This is an editorial piece and does not reflect the views or opinions of the Sumner County Democratic Party.
Editor’s Note: Thank you to SCDP Executive Committeewoman Kathy Ebbert for her willingness to share her story. This is an important topic and one that must be addressed, especially here in Sumner County.
We know that peer influence becomes a stronger force in our lives during years 10-18 as we exert more independence from our parents. Generally, in junior high or middle school, we are exposed to a wider variety of people and ideas than in the smaller, cozier community of elementary school. Additionally, both my parents’ political values and, frankly, the political environment in Tennessee, were in transition during that time in my life (1959 – 1968, for the record). In my most recent article, I mentioned the civil rights activities in Tennessee and John F. Kennedy’s candidacy for President that seem to me retrospectively to have been the impetus for my parents’ and other family members’ transition from Democrat to Republicans. There were also other extraordinary events that took place during those years that broadened my perspective and caused me to question my parents’ beliefs — but nevertheless stopped short of causing me to change my own.
Kennedy was elected president by a narrow margin. He was a smart, articulate, charismatic president who recognized his narrow victory was not a mandate for him to push too many progressive changes. He got tax cuts through Congress. All the fear mongering around his Catholic faith did not reflect reality. He supported civil rights and other popular causes. He made reasonable decisions and displayed unheard of transparency in those decisions via leveraging the television medium to share his ideas directly to the American people. He and his wife, Jackie, were young and glamorous. Jackie studiously restored the White House and then personally gave us a televised tour of it. They shared their children with us, and the tragic loss of their prematurely newborn son Patrick. They seemed “normal” even though they were of privileged birth and were very popular. And for me…very difficult not to like and admire. Everyone in my parents’ and my generation remembers where we were at the moment we learned he had been shot in Dallas and was pronounced dead that day.
But for the vast majority of people in my life, the grief and shock was for the violent and senseless loss of a young man and father, not the loss of someone they considered to be a great leader.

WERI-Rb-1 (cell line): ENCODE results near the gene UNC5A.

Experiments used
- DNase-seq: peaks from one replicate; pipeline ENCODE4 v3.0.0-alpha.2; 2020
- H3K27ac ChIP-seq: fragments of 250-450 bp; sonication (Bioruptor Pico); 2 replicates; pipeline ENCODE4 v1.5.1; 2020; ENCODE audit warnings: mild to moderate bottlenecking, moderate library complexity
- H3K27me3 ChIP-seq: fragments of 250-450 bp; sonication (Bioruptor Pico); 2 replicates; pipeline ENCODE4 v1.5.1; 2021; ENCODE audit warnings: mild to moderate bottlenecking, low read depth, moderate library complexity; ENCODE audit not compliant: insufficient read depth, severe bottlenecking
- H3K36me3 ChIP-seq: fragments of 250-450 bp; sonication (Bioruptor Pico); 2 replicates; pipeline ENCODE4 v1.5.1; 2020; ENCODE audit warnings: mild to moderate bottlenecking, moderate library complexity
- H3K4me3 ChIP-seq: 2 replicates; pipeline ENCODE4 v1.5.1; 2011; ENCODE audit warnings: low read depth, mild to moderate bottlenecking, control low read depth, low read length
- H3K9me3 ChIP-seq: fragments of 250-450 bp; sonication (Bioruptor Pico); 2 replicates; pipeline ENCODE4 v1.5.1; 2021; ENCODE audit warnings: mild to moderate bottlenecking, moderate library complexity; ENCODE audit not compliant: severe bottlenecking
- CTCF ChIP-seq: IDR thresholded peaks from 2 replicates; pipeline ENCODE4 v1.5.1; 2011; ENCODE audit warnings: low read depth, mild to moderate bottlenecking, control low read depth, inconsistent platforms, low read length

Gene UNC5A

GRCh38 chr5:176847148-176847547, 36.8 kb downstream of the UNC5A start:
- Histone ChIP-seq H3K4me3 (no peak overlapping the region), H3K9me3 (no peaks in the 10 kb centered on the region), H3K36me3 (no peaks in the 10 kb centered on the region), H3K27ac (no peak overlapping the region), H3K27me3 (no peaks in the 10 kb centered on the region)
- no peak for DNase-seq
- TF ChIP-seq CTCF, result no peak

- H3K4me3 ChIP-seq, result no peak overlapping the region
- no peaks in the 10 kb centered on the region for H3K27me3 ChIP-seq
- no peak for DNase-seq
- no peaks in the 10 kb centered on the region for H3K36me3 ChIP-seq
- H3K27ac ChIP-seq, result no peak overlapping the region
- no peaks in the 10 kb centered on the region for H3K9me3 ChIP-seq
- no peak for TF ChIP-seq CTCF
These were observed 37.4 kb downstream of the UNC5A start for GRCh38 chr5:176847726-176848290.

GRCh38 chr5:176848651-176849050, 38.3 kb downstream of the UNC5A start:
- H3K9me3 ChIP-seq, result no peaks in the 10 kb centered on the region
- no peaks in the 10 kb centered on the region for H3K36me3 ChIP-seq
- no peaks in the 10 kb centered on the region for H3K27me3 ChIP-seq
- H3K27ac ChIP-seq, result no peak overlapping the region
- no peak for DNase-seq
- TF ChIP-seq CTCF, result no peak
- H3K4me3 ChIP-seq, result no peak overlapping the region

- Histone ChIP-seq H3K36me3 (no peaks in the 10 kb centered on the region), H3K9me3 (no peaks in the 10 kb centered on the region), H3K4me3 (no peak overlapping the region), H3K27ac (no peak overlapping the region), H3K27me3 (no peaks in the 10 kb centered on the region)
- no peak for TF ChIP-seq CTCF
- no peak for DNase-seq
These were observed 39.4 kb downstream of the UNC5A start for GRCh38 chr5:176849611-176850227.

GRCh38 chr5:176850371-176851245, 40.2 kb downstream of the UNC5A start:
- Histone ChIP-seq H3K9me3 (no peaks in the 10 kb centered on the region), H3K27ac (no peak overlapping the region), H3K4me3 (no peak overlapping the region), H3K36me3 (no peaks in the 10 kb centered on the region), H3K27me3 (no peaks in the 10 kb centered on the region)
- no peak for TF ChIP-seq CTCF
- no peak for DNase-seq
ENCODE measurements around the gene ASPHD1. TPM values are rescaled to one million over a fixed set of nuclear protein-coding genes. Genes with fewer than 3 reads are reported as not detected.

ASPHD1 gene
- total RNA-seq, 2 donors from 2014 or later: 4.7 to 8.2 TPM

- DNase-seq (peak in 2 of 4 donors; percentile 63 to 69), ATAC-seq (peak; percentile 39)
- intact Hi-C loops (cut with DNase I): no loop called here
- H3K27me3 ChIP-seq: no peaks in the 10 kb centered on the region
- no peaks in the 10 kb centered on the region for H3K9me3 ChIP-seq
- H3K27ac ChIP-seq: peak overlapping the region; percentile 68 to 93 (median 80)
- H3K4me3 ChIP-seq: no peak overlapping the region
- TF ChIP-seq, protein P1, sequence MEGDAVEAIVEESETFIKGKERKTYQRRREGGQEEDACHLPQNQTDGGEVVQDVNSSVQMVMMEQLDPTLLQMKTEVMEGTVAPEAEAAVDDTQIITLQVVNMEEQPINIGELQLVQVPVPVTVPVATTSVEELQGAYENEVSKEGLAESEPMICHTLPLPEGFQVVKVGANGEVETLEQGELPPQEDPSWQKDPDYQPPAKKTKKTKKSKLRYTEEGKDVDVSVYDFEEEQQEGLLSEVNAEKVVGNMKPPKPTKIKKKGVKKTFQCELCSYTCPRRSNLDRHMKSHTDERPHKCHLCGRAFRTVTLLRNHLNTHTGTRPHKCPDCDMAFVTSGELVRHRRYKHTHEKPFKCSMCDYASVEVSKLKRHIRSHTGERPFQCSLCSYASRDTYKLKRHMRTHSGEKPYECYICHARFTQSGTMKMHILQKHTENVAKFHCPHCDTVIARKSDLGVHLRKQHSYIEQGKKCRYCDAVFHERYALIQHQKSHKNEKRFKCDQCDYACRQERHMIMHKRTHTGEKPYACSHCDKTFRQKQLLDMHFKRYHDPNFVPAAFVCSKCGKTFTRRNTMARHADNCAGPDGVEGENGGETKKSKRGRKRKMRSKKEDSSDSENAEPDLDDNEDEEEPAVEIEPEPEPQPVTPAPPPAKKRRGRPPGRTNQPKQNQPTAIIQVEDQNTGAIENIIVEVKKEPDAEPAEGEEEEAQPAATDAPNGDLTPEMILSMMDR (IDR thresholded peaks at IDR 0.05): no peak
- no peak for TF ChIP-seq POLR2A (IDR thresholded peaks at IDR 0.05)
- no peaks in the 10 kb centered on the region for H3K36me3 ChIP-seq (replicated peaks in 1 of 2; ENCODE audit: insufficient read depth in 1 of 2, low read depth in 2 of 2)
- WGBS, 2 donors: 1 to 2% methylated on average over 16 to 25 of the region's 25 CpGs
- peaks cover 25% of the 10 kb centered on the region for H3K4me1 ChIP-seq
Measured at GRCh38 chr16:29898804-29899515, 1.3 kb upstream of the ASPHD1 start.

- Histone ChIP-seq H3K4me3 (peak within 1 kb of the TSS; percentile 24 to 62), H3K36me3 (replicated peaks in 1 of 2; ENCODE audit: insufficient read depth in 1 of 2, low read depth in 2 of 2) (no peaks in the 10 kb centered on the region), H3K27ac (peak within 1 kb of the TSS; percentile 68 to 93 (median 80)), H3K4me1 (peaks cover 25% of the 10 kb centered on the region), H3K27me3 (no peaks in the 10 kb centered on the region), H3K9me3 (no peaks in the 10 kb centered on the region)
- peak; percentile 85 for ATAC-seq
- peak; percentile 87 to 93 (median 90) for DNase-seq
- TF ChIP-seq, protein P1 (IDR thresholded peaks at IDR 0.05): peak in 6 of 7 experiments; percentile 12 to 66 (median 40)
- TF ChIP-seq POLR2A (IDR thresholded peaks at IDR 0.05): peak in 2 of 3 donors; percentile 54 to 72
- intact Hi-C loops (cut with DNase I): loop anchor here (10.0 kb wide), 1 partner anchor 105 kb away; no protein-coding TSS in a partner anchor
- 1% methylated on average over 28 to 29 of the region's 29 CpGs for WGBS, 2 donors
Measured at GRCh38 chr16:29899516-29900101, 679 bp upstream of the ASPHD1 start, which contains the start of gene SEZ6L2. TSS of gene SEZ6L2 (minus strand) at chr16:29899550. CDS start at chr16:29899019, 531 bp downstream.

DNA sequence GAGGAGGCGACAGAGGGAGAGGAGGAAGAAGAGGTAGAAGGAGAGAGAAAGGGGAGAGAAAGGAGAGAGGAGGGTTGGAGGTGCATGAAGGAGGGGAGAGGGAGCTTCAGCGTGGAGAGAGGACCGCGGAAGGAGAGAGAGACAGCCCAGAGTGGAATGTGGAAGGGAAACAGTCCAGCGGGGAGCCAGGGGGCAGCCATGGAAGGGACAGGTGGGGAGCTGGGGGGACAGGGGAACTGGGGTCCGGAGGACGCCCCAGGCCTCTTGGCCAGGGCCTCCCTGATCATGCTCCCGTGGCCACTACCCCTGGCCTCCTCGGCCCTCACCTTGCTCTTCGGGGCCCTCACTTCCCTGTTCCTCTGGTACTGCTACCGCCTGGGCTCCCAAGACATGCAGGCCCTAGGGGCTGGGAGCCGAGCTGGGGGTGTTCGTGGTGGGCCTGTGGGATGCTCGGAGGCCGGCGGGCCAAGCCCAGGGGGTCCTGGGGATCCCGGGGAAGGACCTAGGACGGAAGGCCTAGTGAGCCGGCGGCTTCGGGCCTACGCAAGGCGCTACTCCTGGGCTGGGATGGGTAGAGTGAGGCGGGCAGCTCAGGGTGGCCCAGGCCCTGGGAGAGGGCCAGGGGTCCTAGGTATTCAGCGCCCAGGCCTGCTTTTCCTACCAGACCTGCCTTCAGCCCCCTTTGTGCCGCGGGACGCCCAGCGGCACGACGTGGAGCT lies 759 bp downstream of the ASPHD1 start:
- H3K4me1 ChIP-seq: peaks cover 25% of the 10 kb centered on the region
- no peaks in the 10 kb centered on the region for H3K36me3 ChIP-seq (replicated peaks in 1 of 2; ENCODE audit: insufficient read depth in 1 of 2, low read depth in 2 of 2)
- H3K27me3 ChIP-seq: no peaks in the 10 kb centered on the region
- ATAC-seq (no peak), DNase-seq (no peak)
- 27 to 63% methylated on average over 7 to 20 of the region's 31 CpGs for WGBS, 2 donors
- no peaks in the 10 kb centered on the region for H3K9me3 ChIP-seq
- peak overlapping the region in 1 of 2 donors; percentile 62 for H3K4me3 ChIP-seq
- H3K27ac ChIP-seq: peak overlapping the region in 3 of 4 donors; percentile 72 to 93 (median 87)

Lyndon Johnson was sworn in that evening, with Jackie standing by his side still wearing her blood-stained suit she had worn all day. He pledged to and did carry through with many of the causes Kennedy had championed and that he himself had worked on and progressed during his years in Congress. He successfully pushed the Civil Rights Act through Congress in 1964 – a monumental accomplishment that was greatly heralded. And yet, later in the evening after he signed that Act to make it the law of the land, one of his young aides spoke to him in his bedroom noting his surprise that Johnson seemed depressed rather than celebrating that huge win for his administration. Johnson famously looked up to his aide and replied, “I think we’ve just delivered the South to the Republican Party for the rest of my life, and yours.” During the remainder of Kennedy’s term he also managed to push through the Clean Air Act, the Food Stamp Act and the Economic Opportunity Act — all as he eased into the presidency after Kennedy’s death.
In the 1964 election, Johnson defeated Republican candidate Barry Goldwater to win his own presidency by a healthy margin. During his January 1965 “State of the Union” address, he introduced his vision of the “Great Society,” a series of federal programs which would create social and welfare programs. He was extremely effective in getting Congress to pass multiple components of his vision: the Elementary and Secondary Education Act, Medicare and Medicaid Act, the landmark Voting Rights Act, Higher Education Act, Fair Labor Standards Amendments, Age Discrimination in Employment Act, Fair Housing Act and the Consumer Protection Act, in addition to other legislation and international treaties that were not part of his Great Society. The Fair Housing Act (sometimes considered to be the Civil Rights Act of 1967) and the Consumer Protection Act were signed after his announcement that he was not going to run for re-election.
Unfortunately, Johnson was right on target when he made the comment about delivering the South to the Republicans. Between the passage of the Civil Rights Act and all the social and welfare actions that were part of his Great Society, he simply couldn’t win. Oh, the Vietnam War had something to do with his lack of popularity, too. But from the perspective of my family, my peers at the time, and the majority of the South, the Democrats were just one step removed from Communists with all the socialist programs they had pushed through Congress that were going to raise their taxes! There was a great hue and cry in the South that taxpayers shouldn’t bear the cost of taking care of people that weren’t working hard to make it on their own. Government was just growing too big with all these welfare programs.
My family supported Barry Goldwater in the 1964 election and Richard Nixon in 1968, without question. And here in Tennessee, again with our full support, Howard Baker was elected in 1966 to become the first Republican U.S. Senator in more than 50 years. And in 1970, Republican Bill Brock was elected to join Baker in representing Tennessee in the U.S. Senate and Republican Winfield Dunn was elected to become the first Republican governor in more than 60 years. The conversion was completed…and Tennesseans, including my family, were all in on all the Republican ideologies.
Written by Kathy Ebbert